Black Friday is not what it used to be. Stores like Victoria’s Secret and Walmart saw crowds lining up for hours only to brawl spectacularly when the clock struck midnight. These days, we just check out online. The crowds are nonexistent and the sales are just as disappointing.
But, in stark contrast, brick-and-mortar stores are bustling with activity during the holiday season. Everyone scrambles to get last-minute gifts or fill their time in their hometown malls. This is where the brawls happen. This is where this story takes place. And this is where we have to ask ourselves, what happens when your would-be opponent is a pre-teen girl? To brawl or not to brawl.
A viral TikTok over the holiday season asked this existential question. User @_giannalove became the talk of the internet when she recounted a shopping nightmare: being beaten to the last of a product by a tween. The product in question was the viral Drunk Elephant bronzing drops. This detail adds insult to injury. Imagine finding the always-sold-out product of your dreams only to be thwarted by a middle schooler.
But in the tween’s defense, I understand. I would have fought a grown adult for the trending Jack Wills undies in middle school or the Aeropostale tops all the cool girls had. But herein lies the difference between childhood in the 2000s and in the 2020s. In my day, I wasn’t competing with adults because they didn’t like the things I liked. Or rather, I didn’t like the things they did.
My first forays into makeup were with Barbie lipgloss and the Taylor Swift perfume (all of which have kind of come back in style). These were the coveted items on my Christmas wishlist — not expensive skincare marketed to adults. However, TikTok has democratized access to information and the ads for beauty brands and skincare products have reached middle schoolers.
Now, preteens are using medical-grade skincare made for adults, including retinol — an antiaging product recommended for mature skin. They all want a routine akin to Cassie from Euphoria — and they’re just as crazy. Meanwhile, adult women are trying to regain their youth and indulge in childish whimsy by wearing bows and ballet flats. And we’re all meeting in the middle at Sephora. What freaky Friday spin-off is this?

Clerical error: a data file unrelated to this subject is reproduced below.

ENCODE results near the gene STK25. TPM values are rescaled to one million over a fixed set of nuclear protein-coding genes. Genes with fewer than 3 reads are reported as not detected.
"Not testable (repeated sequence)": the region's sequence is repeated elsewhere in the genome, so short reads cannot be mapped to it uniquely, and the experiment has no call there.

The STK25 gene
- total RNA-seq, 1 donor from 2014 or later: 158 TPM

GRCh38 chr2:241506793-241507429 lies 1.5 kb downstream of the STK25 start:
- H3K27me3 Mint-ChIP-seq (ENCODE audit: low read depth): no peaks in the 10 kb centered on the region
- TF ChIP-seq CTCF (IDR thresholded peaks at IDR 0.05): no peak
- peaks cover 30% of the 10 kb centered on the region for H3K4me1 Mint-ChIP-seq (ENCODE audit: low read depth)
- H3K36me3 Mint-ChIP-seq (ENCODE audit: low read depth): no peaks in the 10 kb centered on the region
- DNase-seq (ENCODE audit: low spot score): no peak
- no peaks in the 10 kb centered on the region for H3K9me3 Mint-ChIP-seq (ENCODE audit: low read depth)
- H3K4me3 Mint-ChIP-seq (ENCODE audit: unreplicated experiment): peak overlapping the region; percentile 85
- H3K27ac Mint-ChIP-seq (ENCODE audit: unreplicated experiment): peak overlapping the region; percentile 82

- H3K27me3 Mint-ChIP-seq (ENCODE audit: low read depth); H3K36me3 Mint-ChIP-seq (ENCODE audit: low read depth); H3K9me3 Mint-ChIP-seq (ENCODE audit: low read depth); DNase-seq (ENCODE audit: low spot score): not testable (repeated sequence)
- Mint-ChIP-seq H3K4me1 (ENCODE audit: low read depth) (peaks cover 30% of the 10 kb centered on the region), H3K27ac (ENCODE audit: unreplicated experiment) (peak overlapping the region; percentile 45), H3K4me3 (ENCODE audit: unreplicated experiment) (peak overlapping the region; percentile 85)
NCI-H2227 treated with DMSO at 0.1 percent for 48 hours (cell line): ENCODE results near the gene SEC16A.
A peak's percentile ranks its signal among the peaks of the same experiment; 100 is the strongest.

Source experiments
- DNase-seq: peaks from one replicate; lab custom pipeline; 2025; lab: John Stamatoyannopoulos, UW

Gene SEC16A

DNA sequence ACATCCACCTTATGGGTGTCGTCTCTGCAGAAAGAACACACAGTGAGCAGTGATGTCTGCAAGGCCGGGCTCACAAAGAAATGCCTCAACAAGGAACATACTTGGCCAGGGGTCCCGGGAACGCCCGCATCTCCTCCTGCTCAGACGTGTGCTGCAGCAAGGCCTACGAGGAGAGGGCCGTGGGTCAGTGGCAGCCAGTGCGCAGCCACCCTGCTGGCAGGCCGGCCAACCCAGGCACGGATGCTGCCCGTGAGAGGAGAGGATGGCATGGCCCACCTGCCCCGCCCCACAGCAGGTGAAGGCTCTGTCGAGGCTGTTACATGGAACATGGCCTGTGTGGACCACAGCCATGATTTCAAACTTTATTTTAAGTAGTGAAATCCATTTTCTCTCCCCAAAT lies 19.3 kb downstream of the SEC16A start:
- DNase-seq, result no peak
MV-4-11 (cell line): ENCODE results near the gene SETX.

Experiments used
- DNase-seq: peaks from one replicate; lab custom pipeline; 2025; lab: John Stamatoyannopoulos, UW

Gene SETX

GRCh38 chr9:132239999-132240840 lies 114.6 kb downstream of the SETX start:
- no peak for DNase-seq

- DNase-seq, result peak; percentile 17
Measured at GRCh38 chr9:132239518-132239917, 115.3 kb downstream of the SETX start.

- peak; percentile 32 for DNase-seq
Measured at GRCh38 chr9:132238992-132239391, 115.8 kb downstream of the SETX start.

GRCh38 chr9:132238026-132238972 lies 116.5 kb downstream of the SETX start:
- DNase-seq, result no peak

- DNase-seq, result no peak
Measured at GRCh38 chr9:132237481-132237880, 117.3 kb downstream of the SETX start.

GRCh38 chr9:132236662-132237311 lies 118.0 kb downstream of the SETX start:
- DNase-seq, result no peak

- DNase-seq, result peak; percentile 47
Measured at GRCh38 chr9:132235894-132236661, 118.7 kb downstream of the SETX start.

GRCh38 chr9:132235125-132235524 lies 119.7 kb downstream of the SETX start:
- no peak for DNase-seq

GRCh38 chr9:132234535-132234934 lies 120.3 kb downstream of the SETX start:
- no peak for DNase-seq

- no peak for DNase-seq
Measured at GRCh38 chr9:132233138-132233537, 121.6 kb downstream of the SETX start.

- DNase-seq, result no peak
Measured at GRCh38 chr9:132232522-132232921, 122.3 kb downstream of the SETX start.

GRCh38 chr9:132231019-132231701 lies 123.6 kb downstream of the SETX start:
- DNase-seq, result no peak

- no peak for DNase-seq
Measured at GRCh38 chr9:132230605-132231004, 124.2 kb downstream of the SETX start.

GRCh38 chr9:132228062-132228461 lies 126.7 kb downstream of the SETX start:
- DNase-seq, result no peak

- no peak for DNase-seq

But can children indulge in their skincare fantasies? Should they? Or are they sabotaging their skin?
According to a report by Health Reporter, “TikTok influencers and advertisers are fueling this trend, turning beauty routines into a social media sensation among young users. Experts and parents are worried.”
Rosmy Barrios, MD, Medical advisor for Health Reporter, said: “I recommend avoiding products with retinol and vitamin C for young skin. The reason is that teenagers may not need these treatments, and gentler alternatives can be substituted. For example, mild cleansers, non-comedogenic moisturizers, and products with ingredients like hyaluronic acid or niacinamide can be considered. These options are generally well-tolerated by young skin and provide a more balanced and suitable skincare regimen for adolescents.”
The verdict is in: Tweens, please chill out.
While gentle ingredients and dermatologist-prescribed acne products might be suitable for younger skin, harsh ingredients might do more harm than good. And besides, teenage acne is mostly hormonal. Your skincare haul isn’t going to change it.
So preteens, please kindly step out of Sephora and leave behind some Drunk Elephant products for the rest of us.